The rise of the QR code
QR codes have made payments much quicker and easier; by simply opening their chosen payment app and scanning a QR code (or the merchant scanning the consumers code) consumers can complete a transaction safely and securely within a matter of seconds. This technology has been very useful for 3rd party companies in China since it allows them to bypass the traditional payment infrastructure, opening new revenue streams from fees and data generation. However, in Singapore payment providers are only able to leverage the existing technology. Looking forward, the adoption of a standardised national QR code represents a clear indication of how governments are taking this technology seriously and will cement the QR code as an integral part of future payment solutions.
The launch of the SGQR is major step forward in creating an interoperable system but the Singaporean government is not alone in pushing this policy in the region. Despite not yet having comparable levels of interoperability many countries have taken steps to unify their QR systems. Earlier this month Taiwan began rolling out a standardised QR code payments between Visa and Taiwan Cooperative Bank. Indonesia is also in the preliminary stages of creating the infrastructure for an interoperable QR system; in September this year Bank Indonesia announced it has completed the first stage of testing for a standardised QR code and expects this to be launched next year. In 2017 Thailand also launched a standardised QR code for Visa, UnionPay, and Mastercard.
Why all the fuss?
The benefits to consumers are clear, standardised QR codes remove any confusion when it comes to paying via mobile wallets thereby often smoothing the consumption process. In other regions, such as the US or Europe, tap and go cards offer a similar payment solution. However, the advantage of mobile wallets in Asia-Pacific is that they can serve the large proportion of people without bank accounts. Yet, as QR codes have grown in popularity the payment market in Singapore has become congested. With many mobile wallet providers available consumers are presented with several different codes at the point of purchase, which creates a cluttered and confusing environment. However, with the launch of SGQR consumers only need to open their preferred mobile wallet and scan the single QR code displayed. This makes the process of paying by mobile wallet easier, therefore expanding its popularity and reach over cash and card payment – a key goal for the MAS.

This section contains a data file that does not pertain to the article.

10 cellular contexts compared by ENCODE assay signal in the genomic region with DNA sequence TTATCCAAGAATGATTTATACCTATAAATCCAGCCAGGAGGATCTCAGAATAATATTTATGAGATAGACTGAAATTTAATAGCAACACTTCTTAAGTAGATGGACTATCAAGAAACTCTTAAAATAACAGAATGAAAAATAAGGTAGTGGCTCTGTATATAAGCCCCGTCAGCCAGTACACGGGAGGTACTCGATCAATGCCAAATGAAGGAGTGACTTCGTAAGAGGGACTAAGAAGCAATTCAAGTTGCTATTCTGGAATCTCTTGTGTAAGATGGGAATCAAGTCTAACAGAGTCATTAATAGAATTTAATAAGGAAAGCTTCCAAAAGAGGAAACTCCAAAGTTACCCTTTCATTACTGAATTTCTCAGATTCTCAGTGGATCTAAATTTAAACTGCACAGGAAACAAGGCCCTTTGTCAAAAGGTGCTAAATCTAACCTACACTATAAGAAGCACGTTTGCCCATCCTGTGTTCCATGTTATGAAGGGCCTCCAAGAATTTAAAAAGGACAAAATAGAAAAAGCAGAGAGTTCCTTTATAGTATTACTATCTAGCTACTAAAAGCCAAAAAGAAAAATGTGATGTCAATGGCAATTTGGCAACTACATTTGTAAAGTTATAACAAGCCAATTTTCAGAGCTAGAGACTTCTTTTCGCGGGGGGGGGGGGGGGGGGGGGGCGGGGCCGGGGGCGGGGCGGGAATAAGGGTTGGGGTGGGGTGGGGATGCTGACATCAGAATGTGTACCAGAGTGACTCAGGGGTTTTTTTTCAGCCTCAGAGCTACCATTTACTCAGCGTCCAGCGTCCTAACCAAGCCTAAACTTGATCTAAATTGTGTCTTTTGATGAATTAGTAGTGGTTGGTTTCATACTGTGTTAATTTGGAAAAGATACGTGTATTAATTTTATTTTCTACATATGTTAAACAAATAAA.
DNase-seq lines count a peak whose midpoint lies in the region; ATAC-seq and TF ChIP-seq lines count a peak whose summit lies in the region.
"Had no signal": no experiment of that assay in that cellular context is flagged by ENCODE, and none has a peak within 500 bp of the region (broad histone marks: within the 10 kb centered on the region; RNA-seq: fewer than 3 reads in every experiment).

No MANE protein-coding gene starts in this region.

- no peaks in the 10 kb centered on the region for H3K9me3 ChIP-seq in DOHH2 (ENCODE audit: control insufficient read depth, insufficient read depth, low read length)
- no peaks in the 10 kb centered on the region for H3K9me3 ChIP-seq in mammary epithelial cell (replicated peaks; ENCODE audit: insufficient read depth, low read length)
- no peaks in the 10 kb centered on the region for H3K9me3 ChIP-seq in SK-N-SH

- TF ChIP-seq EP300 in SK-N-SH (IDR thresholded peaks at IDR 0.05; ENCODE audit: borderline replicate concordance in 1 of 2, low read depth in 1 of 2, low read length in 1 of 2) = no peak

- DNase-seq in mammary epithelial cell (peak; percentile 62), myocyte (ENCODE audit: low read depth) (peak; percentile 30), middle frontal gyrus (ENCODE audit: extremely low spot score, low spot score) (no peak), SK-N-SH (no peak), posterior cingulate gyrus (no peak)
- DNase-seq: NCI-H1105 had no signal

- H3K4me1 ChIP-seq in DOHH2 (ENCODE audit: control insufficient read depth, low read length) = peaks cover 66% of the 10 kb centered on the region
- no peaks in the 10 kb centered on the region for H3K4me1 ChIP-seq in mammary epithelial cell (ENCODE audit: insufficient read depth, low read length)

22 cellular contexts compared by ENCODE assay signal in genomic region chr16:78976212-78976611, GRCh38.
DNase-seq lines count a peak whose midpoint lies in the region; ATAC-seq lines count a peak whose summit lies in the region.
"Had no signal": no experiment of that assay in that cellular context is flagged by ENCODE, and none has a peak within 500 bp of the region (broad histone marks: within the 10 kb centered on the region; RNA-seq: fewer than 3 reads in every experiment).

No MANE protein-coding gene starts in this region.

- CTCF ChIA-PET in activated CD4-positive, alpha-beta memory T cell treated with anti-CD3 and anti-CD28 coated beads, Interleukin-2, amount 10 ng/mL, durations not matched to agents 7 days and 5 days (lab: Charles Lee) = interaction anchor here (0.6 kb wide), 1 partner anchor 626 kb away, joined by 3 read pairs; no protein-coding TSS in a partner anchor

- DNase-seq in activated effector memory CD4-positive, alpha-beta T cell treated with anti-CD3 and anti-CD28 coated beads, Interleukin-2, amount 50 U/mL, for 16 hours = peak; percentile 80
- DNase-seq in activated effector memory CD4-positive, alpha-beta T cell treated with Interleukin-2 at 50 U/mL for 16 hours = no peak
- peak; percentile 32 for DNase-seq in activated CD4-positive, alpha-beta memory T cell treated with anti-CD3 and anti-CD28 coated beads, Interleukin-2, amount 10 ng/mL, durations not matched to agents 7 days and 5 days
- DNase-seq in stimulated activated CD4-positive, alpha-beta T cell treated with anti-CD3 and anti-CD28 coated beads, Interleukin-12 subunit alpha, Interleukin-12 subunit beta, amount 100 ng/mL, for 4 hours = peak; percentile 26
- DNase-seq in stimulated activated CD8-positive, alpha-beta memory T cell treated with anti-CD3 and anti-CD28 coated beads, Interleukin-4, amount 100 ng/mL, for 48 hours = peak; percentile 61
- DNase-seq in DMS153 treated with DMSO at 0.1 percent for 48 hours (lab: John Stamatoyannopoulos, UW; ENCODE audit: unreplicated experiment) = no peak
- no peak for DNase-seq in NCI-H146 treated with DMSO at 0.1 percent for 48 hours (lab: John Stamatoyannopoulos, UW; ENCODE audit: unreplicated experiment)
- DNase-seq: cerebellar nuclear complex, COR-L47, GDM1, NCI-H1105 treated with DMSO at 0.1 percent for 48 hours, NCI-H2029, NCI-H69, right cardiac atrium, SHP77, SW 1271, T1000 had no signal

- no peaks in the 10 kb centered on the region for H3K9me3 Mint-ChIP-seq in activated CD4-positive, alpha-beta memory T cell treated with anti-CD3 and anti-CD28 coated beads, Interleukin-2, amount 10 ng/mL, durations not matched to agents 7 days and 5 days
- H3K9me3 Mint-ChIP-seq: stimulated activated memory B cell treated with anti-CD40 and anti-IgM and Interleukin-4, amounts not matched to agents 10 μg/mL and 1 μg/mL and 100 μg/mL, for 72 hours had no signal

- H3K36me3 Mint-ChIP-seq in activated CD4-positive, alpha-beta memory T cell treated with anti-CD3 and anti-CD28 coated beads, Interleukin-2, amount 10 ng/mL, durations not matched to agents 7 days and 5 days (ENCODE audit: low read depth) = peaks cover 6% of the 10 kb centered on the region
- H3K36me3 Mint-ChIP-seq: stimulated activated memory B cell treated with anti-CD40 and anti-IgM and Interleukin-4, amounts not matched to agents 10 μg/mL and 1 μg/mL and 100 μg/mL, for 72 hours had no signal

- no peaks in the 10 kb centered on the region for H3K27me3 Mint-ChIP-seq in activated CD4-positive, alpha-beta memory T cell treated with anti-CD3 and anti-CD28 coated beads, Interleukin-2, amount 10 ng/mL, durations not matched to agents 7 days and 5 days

SGQR also presents several benefits to merchants. Firstly, merchants must only worry about displaying one kind of QR code on their fronts. This reduces the time spent updating shop POS’s with new QR codes and allows more space for other items the merchant may wish to display. Creating a more seamless environment can also cut waiting times and ensure faster payments reducing the workload for employees. Furthermore, SGQR also removes the need for bi-lateral negotiations between specific merchants and payment providers. All that is needed is for the payment provider to agree terms with the MAS and then that provider is automatically compatible with all existing QR codes in the country. On top of this, an interoperable QR system not only benefits domestic agents but also provides a succinct gateway for foreign mobile wallets to expand into new regions since foreign providers can be added to the SGQR. In the future, this may generate greater cross-border transaction volume through mobile wallets.
Potential impact on incumbents
For already existing mobile wallet players the standardised QR code may have an ambiguous effect on their market share and revenue. In one case, as mentioned above, it will create a more frictionless e-commerce environment which could increase sales and revenues. However, it is likely to also increase competition. For example, the SGQR system will have 27 compatible mobile wallet payment options available once the launch is complete. This means that for consumers there is a lot of choices and they will probably go with the least cost option. Hence, we expect to see many more consumer deals and bonuses built in to mobile payment platforms to entice customers to use their services. This could harm market share and revenue of established players in the market.
In the last few years QR codes have rapidly changed the way consumers in the region pay for goods and services. In China alone USD$ 12.8 trillion worth of sales by mobile wallet payment was recorded in the first 10 months of 2017. This has left regulators and government playing catch up with the market. Yet, with the SGQR launch and other governments in the region investing in standardised QR systems it looks like the national QR code will be a standard part of the payment infrastructure in the future.